Research News

Hearing It Like It Was

Your ears not only tell you what you're hearing, but also a lot about where you're hearing it. A new recording and playback method developed at the University of California, Davis, keeps your head in the mix, so you can hear it like it really was.


Recorded sounds don't often give you much sense of "being there." That's because your ears not only tell you what you're hearing, but also a lot about where you're hearing it. A new recording and playback method developed at the University of California, Davis, puts your head back in the mix, so you can hear it like it really was.

The patent-pending technique, which the researchers have named "motion-tracked binaural" (MTB) sound, captures both the 3-D position of sound sources and the subtleties of natural, ambient sound that other systems don't. On top of that, the system makes it easy to record 3-D sound with off-the-shelf equipment that won't break the bank.

"Conventional audio playback doesn't reflect how you hear in real life," said Ralph Algazi, director of the Interface Laboratory in the UC Davis Center for Image Processing and Integrated Computing (CIPIC). "Your body, the shape and motion of your head and the room acoustics all affect how you hear."

MTB sound could find its way into applications including teleconferences, home theater presentations, training simulators, video games and museum exhibits. Algazi, Richard Duda and Dennis Thompson presented the research leading to the MTB method at the 116th convention of the Audio Engineering Society in Berlin, Germany. The work is supported as part of two awards from the National Science Foundation.

"MTB captures the dynamic cues of head motion with reasonable computational requirements and affordable equipment for recording and playback," Duda said. "For groups of listeners, MTB sound has the advantage over the computational demands of existing commercial systems."

The MTB sound process starts with microphones -- eight for voice, 16 for music -- attached around a ball or cylinder standing in for a human head. During the recording process, the microphones capture the distinctive sounds at each point around the dummy head.

For playback, a listener wears headphones that have a small head tracker attached. The head tracker determines the position of the listener's ears relative to the microphones on the dummy head, and the MTB software computes signals that combine sounds from the two microphones closest to each ear. When you turn your head, MTB repositions the virtual ears and recalculates the audio feeds.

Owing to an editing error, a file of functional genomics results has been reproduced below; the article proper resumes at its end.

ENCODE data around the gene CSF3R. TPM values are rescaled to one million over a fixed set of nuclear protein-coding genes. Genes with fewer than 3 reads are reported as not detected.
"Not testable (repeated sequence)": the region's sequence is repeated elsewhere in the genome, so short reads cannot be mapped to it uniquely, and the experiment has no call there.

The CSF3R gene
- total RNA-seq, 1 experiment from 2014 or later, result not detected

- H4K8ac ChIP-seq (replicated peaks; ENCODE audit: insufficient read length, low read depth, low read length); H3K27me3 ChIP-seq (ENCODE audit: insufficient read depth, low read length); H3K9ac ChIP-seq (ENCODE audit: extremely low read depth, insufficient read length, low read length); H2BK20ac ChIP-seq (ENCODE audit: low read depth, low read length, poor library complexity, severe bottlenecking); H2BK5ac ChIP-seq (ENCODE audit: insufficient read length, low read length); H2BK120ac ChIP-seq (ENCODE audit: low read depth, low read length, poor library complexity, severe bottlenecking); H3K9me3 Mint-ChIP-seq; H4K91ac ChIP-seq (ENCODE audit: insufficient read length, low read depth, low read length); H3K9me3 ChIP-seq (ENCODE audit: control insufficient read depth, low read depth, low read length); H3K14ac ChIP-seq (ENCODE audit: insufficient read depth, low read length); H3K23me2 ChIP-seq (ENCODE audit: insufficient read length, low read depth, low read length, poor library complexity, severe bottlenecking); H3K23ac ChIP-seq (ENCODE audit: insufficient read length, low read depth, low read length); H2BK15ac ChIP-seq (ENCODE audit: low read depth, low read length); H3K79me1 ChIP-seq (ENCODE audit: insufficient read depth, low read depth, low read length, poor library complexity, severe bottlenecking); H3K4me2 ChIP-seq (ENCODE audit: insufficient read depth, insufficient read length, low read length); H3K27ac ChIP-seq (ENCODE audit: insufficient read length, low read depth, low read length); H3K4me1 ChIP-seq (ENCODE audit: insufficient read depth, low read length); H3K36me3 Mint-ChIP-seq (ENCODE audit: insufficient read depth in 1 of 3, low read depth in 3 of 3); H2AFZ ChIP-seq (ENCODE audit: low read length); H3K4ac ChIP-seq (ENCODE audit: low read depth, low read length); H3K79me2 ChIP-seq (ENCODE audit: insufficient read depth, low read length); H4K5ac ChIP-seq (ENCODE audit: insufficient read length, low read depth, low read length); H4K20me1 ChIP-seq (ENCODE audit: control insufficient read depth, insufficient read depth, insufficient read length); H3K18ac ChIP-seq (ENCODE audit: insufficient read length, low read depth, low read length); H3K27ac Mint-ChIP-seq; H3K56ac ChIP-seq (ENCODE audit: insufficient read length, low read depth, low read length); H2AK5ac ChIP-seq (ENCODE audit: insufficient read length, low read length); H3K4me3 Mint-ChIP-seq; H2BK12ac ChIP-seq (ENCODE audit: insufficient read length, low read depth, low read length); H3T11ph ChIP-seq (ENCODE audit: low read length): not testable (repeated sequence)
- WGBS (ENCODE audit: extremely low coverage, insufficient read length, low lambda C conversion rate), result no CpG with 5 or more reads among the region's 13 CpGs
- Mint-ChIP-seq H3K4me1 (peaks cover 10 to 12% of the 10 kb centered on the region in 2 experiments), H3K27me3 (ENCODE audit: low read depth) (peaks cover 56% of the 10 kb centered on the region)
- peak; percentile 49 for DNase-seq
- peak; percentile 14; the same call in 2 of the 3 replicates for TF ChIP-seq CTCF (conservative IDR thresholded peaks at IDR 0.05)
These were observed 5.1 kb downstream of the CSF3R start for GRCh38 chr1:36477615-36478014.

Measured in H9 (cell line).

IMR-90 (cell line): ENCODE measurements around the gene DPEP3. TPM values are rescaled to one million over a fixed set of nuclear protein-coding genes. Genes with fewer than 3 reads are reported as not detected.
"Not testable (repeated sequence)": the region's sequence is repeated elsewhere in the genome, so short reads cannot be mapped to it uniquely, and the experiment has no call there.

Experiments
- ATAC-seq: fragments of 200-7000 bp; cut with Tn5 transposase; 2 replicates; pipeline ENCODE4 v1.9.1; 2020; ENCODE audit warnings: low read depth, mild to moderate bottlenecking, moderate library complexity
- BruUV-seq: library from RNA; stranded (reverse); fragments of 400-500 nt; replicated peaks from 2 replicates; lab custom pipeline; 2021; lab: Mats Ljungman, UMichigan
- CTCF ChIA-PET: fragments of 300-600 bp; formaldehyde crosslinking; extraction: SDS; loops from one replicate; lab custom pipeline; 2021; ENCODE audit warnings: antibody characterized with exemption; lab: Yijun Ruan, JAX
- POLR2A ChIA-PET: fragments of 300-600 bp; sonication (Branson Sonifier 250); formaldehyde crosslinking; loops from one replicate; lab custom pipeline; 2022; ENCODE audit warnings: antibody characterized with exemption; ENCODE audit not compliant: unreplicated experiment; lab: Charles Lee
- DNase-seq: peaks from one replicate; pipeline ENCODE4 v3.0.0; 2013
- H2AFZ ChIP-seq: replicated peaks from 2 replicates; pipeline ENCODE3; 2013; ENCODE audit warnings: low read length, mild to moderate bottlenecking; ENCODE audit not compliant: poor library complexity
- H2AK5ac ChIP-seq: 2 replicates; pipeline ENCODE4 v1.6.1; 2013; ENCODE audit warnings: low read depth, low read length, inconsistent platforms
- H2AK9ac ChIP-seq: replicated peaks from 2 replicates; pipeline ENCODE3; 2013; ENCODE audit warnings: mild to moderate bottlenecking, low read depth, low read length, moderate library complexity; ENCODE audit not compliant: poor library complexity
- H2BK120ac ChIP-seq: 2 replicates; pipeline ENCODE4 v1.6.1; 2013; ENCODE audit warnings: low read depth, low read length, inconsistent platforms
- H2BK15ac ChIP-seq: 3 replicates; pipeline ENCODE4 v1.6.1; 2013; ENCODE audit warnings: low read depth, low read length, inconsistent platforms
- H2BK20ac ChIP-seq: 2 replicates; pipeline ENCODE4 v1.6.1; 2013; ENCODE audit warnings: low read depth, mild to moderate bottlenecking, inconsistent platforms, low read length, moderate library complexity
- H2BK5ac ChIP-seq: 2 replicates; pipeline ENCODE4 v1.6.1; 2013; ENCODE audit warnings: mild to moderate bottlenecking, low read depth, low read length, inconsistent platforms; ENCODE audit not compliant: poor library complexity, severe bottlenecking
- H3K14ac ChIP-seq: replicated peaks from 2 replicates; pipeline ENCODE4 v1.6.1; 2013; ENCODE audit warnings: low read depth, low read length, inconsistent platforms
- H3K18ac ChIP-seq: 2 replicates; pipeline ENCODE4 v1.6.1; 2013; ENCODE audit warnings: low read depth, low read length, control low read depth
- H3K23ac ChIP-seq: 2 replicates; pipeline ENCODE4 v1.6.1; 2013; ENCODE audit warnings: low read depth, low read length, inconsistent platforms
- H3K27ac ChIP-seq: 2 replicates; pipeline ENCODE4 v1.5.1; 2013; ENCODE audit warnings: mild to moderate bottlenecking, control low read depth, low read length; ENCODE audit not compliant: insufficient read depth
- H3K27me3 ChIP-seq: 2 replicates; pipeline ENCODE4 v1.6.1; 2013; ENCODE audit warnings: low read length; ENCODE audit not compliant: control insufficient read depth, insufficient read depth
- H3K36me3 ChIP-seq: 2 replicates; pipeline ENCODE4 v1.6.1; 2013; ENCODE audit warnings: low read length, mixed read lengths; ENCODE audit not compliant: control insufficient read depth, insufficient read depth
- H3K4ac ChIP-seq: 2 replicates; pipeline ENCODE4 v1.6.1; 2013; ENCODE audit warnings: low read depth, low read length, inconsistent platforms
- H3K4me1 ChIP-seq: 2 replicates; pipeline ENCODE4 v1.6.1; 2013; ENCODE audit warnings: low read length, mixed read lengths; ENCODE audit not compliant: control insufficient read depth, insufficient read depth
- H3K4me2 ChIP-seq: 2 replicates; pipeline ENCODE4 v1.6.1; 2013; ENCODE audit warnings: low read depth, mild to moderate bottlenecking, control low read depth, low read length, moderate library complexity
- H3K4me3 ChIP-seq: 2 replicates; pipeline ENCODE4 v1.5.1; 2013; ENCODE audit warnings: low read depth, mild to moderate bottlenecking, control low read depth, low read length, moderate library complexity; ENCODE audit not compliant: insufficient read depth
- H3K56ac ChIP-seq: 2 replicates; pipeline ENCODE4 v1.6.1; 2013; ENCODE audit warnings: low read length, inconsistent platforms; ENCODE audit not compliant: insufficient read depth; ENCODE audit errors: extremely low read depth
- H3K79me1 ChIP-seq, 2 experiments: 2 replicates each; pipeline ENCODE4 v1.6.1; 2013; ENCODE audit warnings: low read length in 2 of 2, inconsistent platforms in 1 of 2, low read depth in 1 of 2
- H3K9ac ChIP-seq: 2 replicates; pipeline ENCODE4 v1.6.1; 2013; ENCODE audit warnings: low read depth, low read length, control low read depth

The system can capture the sound of instruments much more fully than a conventional single microphone," Algazi said. "It captures changes in sound and the effects of a room in a way that is much closer to reality."

A laptop computer can support an audience of several dozen listeners who can independently move their heads to locate a sound source, turn to "face" a person speaking and tell when sound sources are nearby or far away. In addition, MTB captures the ambient sounds of the location, so you recognize the echoes in a church or the confines of a conference room.

NSF program officer Ephraim Glinert has experienced an MTB sound demo first hand. "I put on headphones, listened, turned my head in various directions, and so on," he said. "The results were really quite amazing -- some of the best and most innovative work I've seen in the field."

Home-theater surround sound also imitates a 3-D sound experience, but making these recordings is often more art than science. Engineers experiment with microphone locations, multiple audio tracks and a manual editing process to produce the final mapping of sounds to speakers.

Another spatial sound technique, binaural recording, uses two microphones embedded in a dummy head to record sound and does a fair job of reproducing sounds to the left and right. However, it doesn't allow for movement, Duda said, so sounds to the front appear to come from immediately in front of or behind your head.

With MTB sound, the researchers have created a systematic process that extends binaural recording to allow for head movement. The engineers have made sample recordings with musicians from the UC Davis music department and visiting classical and bluegrass musicians.

"I think they have something really wonderful," said Pablo Ortiz, chair of the Department of Music at UC Davis. "The thing that's interesting to me is the way that it records space."

William Beck, a composer of electronic music and lecturer at the music department, said that live recordings could be a major application.

"The 'being there' feel is something people would really like," Beck said.
-- David Hart